An estimated 128,000 hospitalized patients die each year from Adverse Drug Reactions (ADRs. aka Adverse Events, AEs), which matches stroke as the 4th leading cause of hospital deaths. Deaths and serious reactions outside of hospitals would signicantly increase the totals. This does not include deaths and hospitalizations from over-dosing, errors, or recreational drug use. We know this because of hundreds of thousands of drug “Adverse Event Reports” (AERs) received by the FDA every year directly from healthcare professionals (HCPs such as physicians, pharmacists, nurses and others), consumers (such as patients, family members, lawyers and others), and drug companies, which are normally required to send AERs it receives from HCPs to the FDA.
The following chart shows the trend in AERs received by the FDA from 2004 through 2015.
In 2014 – for the first time – more AERs were submitted by consumers than by HCPs as shown in the following two chart.
The authors of the JLME paper contend that “in return for paying user fees, companies required the FDA to guarantee that it would review priority applications within six months and standard applications within 12 months of submission. Shortened review times led to substantial increases in serious harms.” I thought this was an interesting because I have been following the negative correlation between the rise in user fees and the decrease in FDA warning letters, which may encourage approval of dangerous drugs by the FDA (see the data charted in this post: “Do PDUFA Fees Encourage Approval of Dangerous Drugs and/or Undermine FDA's Regulatory Oversight of Approved Drugs?”).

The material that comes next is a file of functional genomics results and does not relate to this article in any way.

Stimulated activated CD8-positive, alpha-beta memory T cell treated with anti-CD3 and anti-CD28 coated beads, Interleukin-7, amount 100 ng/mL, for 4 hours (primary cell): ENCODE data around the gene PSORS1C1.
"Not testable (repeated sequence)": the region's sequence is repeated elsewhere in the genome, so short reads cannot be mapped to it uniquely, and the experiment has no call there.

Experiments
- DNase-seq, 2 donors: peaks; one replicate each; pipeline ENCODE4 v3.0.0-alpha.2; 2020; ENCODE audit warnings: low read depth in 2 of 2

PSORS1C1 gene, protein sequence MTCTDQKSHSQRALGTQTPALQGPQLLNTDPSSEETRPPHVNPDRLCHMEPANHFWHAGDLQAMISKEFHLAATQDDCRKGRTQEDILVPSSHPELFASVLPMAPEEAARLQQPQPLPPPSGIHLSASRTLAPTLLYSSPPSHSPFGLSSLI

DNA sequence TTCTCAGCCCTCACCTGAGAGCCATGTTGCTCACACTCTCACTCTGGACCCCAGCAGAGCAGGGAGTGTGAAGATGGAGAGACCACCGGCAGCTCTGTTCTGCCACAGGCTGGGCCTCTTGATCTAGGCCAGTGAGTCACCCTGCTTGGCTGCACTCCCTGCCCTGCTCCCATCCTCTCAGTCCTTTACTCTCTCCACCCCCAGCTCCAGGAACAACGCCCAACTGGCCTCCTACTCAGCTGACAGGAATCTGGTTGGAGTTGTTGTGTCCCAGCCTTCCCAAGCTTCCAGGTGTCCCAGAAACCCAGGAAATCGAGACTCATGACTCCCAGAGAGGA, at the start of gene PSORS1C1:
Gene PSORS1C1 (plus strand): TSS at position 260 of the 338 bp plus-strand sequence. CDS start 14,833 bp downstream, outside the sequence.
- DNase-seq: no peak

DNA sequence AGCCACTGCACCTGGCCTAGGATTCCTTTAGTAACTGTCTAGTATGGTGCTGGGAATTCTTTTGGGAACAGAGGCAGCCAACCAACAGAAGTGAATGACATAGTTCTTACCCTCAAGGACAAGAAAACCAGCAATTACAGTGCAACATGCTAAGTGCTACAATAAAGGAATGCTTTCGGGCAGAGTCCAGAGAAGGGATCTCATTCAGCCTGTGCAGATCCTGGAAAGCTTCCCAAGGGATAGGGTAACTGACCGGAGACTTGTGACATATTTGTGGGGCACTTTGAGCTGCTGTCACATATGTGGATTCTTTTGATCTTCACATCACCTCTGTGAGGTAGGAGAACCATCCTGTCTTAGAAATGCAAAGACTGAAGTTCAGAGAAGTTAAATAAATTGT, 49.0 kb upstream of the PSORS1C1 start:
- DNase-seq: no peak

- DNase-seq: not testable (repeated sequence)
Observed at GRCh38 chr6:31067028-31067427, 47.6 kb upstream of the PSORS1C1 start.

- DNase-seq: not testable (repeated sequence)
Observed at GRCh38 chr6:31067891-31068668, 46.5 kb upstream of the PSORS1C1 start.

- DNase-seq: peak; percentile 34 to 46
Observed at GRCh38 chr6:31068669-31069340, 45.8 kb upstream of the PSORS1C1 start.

So, I decided to plot the number of AERs involving serious side effects along with the rise in user fees collected by the FDA from pharma companies and came up with the following chart.